Typically, there are three different annuity options worth analyzing: single-life, 50 or 75% joint survivor, and 10-year certain and life. Let’s look at these more closely.
For single-life policies, the employee starts receiving the benefits on a monthly basis. Upon death of the policy holder, the benefits terminate and are not passed on to the surviving spouse. These plans pay out slightly more on a monthly basis, as the insurance company has calculated that the policy holder will die sooner than his or her life expectancy, in which case the company retains all of the undistributed money. This scenario is disastrous for the surviving partner because when the policy holder dies, the monthly payments stop.
The second annuity is a 50% or 75% joint survivor. Here, the employee receives a fixed dollar amount up until his or her death, then the surviving partner receives that percentage (50 or 75%) for the balance of his or her life. This means more safety and peace of mind for the client and spouse. For the annuity or insurance company, it means their actuarial calculations must take into account two lives, not just one, when determining the monthly payouts. Because there is a greater chance of survivorship, the risk goes up for the company. This increased risk translates into a smaller monthly annuity amount.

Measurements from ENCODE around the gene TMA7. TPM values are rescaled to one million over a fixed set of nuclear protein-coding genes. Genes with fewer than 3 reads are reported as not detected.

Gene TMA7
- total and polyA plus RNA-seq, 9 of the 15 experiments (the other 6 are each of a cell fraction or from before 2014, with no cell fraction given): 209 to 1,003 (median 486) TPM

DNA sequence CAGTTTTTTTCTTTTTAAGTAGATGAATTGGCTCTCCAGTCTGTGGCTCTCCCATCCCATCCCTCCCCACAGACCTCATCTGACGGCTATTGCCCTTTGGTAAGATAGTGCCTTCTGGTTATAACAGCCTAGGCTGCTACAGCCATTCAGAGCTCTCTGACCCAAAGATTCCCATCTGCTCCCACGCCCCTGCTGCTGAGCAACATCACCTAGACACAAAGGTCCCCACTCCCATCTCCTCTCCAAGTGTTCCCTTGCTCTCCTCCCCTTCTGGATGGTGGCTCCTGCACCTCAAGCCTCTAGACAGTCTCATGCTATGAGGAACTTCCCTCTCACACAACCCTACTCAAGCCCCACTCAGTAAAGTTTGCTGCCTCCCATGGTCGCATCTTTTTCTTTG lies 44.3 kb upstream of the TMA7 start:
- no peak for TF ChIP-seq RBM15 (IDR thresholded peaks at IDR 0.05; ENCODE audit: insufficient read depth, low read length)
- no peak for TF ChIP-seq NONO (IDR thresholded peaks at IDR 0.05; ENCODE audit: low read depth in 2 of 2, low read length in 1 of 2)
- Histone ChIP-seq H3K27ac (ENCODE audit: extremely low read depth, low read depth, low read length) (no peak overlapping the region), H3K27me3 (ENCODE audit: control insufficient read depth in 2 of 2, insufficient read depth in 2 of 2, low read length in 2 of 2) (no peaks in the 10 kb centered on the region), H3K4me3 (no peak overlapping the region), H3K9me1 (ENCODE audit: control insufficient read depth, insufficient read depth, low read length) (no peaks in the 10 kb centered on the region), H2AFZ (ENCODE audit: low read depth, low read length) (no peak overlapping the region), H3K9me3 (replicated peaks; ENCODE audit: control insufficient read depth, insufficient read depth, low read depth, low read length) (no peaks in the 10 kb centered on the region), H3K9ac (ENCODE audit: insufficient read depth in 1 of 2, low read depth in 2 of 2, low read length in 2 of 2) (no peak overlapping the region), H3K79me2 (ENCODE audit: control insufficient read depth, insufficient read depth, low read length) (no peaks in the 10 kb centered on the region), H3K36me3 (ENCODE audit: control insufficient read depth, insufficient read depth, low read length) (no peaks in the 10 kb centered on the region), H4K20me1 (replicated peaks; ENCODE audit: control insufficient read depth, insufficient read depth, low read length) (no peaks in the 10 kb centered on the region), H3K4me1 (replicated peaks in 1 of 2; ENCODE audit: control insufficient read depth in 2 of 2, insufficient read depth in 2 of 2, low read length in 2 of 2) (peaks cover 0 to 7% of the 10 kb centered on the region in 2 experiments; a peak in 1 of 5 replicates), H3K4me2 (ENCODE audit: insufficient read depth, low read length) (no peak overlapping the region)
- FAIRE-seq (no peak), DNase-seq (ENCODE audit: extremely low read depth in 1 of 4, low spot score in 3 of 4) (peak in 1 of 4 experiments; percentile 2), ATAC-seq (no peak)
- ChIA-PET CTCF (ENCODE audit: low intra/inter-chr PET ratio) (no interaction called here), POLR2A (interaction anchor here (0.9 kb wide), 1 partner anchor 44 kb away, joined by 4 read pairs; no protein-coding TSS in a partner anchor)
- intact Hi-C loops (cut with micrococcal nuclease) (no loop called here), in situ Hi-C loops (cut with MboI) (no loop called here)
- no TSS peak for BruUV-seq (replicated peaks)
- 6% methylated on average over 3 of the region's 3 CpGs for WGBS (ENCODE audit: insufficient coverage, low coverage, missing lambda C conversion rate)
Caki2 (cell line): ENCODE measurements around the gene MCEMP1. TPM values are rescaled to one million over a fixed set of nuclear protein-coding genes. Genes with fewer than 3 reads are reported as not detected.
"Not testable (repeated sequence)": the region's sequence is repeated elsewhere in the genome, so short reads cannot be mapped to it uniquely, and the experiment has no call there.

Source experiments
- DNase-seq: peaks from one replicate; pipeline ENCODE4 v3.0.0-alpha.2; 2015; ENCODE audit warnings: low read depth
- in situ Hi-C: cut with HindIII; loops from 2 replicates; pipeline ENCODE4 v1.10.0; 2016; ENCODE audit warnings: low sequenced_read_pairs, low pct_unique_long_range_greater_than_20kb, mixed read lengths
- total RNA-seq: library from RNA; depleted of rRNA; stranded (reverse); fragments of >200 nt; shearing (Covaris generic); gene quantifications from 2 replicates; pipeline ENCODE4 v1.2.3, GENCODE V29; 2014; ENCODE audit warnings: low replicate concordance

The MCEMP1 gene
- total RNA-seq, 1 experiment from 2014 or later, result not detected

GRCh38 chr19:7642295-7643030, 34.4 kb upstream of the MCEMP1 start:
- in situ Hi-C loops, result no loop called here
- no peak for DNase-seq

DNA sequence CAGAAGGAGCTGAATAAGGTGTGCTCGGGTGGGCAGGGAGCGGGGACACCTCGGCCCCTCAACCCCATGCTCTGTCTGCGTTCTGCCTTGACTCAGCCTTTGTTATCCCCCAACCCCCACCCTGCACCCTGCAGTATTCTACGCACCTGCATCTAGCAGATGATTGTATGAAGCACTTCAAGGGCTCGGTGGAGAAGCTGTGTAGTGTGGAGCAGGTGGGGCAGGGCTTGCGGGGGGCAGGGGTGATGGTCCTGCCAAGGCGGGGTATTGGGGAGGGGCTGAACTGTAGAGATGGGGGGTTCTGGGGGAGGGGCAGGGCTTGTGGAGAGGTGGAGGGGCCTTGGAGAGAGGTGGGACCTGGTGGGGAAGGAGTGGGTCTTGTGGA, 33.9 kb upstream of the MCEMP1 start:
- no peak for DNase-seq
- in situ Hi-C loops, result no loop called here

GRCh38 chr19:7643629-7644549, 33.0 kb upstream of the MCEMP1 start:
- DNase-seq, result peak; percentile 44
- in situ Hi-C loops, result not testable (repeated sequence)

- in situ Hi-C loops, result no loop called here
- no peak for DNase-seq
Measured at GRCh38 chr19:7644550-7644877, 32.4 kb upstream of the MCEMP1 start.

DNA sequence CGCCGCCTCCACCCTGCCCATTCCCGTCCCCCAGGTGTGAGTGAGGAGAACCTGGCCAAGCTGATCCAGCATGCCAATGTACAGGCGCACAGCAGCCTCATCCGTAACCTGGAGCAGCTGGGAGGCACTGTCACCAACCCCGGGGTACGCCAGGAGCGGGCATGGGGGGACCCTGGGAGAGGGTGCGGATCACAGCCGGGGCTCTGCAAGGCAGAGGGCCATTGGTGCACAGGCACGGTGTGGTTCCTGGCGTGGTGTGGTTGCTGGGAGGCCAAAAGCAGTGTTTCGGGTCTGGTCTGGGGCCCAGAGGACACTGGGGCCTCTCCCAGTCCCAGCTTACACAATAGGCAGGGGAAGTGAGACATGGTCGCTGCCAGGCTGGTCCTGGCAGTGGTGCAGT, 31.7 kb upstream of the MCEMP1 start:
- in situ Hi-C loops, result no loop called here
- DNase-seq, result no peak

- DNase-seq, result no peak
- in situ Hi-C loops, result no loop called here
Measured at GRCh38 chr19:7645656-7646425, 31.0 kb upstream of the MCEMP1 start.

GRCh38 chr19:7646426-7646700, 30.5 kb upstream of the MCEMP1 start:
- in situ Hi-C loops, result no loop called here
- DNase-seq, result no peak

The last annuity that we would typically look at is some type of certain payment option. For example, in a 10-year certain annuity, if the policy holder should die prior to the 10-year expiration date, the beneficiary will recoup the unpaid balance of the policy based on the remaining unpaid through the original 10th year. On the other hand, should the client die past year 10, the payments stop and the insurance company “wins.”